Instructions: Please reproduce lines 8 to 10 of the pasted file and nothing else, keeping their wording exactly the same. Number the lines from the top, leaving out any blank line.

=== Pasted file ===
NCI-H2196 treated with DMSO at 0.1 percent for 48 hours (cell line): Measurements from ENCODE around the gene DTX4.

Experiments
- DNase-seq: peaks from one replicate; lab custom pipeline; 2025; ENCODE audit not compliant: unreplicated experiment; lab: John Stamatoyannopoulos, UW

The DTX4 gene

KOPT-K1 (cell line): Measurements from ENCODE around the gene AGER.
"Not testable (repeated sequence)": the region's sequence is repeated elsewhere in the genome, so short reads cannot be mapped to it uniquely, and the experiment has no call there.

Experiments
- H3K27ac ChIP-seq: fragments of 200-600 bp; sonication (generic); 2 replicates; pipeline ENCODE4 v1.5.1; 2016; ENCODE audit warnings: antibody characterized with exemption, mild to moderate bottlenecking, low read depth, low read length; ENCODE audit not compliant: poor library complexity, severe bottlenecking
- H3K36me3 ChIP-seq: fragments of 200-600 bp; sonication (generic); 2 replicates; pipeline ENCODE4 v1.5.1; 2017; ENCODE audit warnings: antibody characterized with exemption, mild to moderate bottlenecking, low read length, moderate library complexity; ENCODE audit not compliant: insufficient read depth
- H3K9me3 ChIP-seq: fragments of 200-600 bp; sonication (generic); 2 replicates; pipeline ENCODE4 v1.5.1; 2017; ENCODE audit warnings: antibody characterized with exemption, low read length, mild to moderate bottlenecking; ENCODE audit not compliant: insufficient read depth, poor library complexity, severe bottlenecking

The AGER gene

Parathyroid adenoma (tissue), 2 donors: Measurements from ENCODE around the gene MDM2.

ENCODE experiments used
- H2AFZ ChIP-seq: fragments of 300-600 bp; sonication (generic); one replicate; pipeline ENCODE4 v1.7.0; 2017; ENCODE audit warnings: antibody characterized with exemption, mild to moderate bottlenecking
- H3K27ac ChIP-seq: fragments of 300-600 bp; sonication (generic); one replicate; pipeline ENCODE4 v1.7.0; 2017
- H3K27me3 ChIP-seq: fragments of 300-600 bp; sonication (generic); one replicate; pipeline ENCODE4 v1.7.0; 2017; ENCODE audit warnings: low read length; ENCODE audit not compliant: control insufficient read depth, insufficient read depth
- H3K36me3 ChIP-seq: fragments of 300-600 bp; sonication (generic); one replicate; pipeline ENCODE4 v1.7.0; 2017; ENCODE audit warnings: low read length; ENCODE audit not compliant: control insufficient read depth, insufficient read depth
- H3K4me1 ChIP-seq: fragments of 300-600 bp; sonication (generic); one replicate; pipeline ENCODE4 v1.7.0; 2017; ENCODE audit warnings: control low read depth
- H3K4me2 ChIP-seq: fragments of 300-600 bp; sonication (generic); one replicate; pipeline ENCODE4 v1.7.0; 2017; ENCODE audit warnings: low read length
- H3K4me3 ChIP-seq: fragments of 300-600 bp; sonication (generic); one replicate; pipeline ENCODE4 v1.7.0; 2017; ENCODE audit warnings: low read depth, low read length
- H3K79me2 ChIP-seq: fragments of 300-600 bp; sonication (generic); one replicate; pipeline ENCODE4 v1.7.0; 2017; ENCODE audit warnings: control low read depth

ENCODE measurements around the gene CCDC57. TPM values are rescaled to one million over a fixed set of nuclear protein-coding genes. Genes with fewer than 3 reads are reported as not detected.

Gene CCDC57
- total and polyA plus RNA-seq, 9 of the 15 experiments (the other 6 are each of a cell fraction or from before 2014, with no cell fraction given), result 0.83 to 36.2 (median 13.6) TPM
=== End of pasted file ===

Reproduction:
- H3K27ac ChIP-seq: fragments of 200-600 bp; sonication (generic); 2 replicates; pipeline ENCODE4 v1.5.1; 2016; ENCODE audit warnings: antibody characterized with exemption, mild to moderate bottlenecking, low read depth, low read length; ENCODE audit not compliant: poor library complexity, severe bottlenecking
- H3K36me3 ChIP-seq: fragments of 200-600 bp; sonication (generic); 2 replicates; pipeline ENCODE4 v1.5.1; 2017; ENCODE audit warnings: antibody characterized with exemption, mild to moderate bottlenecking, low read length, moderate library complexity; ENCODE audit not compliant: insufficient read depth
- H3K9me3 ChIP-seq: fragments of 200-600 bp; sonication (generic); 2 replicates; pipeline ENCODE4 v1.5.1; 2017; ENCODE audit warnings: antibody characterized with exemption, low read length, mild to moderate bottlenecking; ENCODE audit not compliant: insufficient read depth, poor library complexity, severe bottlenecking